I have the following directory structure

  • /main.rs
  • /lib.rs
  • /tutorial/mod.rs
  • /tutorial/foo.rs

In foo.rs I need to use a macro from the glium library, implement_vertex!. If I put #[macro_use] extern crate glium; at the head of foo.rs, I get a error: an `extern crate` loading macros must be at the crate root. I also get a error: macro undefined: 'implement_vertex!'

There is also a lib.rs that is the crate root of the tutorial modules. I needed to put #[macro_use] there. Does this create 2 crate roots if I have both main.rs and lib.rs?

What is the correct way to import macros in a submodule?

  • 2
    Without actual code, this can only be solved by blind guessing. All we need is the structure, where it's being imported, and where it's being used.
    – DK.
    Aug 27, 2016 at 7:12
  • How do you compile (cargo build)? Have you modified your Cargo.toml? In what file is the line mod tutorial;? In what file is the line mod foo;? Without this information, we can only guess how your module tree looks like, as @DK. already said. Aug 27, 2016 at 10:27

3 Answers 3


Macros are handled early enough in the compilation stage that order matters. You, like I, probably were getting nice and used to Rust magicking away the need to care about the order of your use and crate statements.

Move your #[macro_use] extern crate glium; statement to the top of your lib.rs and/or main.rs file as needed.


Do it just like the compiler told you:

an `extern crate` loading macros must be at the crate root

Put the #[macro_use] extern crate glium; in the crate root, which is main.rs in your case. Make sure the extern crate statement is before your mod statements, otherwise the modules won't be able to access the imported macros.

You can then use the macro in your submodule.

  • yeah, that's the first thing I tried. It didn't work. I still get error: macro undefined: 'implement_vertex!'
    – jz87
    Aug 27, 2016 at 1:24
  • 1
    Make sure the extern crate statement is before your mod statements, otherwise the mods won't be able to access the imported macros.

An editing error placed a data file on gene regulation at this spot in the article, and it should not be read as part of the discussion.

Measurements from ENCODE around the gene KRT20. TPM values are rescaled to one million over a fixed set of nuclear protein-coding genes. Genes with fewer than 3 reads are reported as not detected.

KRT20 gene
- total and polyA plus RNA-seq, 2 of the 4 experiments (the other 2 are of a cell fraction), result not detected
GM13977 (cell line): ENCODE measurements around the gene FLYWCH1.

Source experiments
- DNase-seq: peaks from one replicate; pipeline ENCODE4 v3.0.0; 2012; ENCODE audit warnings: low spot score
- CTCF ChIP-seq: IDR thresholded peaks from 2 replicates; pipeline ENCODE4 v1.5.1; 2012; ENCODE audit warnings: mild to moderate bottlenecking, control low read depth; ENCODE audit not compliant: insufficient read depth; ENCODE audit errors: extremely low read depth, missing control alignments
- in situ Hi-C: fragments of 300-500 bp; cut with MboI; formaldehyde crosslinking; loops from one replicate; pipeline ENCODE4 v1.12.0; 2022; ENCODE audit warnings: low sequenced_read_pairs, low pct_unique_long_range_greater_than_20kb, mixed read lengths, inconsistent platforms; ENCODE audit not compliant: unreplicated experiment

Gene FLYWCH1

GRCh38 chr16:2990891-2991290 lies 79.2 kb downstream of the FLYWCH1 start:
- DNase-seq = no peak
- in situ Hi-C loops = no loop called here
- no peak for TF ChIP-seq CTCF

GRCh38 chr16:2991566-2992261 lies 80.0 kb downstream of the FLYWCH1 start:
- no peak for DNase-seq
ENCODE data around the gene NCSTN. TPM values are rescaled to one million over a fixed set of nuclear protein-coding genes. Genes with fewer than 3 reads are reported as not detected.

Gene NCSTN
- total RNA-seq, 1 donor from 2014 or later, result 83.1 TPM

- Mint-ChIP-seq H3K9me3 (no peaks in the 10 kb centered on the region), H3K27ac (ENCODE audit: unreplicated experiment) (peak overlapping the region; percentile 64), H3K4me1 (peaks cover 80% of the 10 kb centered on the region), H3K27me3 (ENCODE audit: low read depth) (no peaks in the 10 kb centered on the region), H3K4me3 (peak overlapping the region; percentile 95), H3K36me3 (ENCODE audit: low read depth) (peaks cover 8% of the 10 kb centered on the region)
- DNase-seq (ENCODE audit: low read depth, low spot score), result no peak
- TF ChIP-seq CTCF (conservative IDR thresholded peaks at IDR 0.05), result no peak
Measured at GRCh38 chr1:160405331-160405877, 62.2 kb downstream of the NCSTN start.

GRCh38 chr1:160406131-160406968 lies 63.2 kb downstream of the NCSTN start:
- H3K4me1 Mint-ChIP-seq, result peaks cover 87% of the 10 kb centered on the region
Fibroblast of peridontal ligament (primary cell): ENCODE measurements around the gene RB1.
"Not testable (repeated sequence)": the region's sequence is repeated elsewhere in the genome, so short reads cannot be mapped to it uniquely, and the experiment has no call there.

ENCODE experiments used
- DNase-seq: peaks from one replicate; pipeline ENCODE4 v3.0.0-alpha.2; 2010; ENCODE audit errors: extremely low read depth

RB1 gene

– durka42
    Aug 27, 2016 at 19:41
  • I'm getting the same error but for tests/common.rs. So what is analogous to src/main.rs or src/lib.rs for the test directory?
    – Nawaz
    Oct 7, 2018 at 16:42
  • 1
    @VijaySali Usually, every .rs file in tests/ is compiled as its own little binary crate with your main library as dependency. So you would have to add the #[macro_use] extern crate glium; at the top of every file. If you add your tests manually in Cargo.toml via [[test]], then those are you crate roots. Aug 15, 2020 at 19:07
  • 1
    @VijaySali: As Lukas explained in the comment above, the solution is to add extern crate stuff; to each of your tests/<each-file>.rs. Also, note that if you want to defined a common set of functions to be used in each of your tests file, then dont define that common file as tests/common.rs as that'll be considered yet another test file instead by Cargo. Define tests/common/mod.rs instead. Then you can add extern crate common to your test files.
    – Nawaz
    Aug 15, 2020 at 20:56

I figured out my original problem. It turns out there are 2 Cargo roots? I have both a lib.rs and a main.rs. It turns out the correct place to put the #[macro_use] was in lib.rs.

  • Thanks - this helped me out too trying to import riker-testkit Putting this comment here for others: Drop this in your lib.rs: ` #[macro_use] \n extern crate riker_testkit; `
    – JasonG
    Jul 16, 2021 at 19:14

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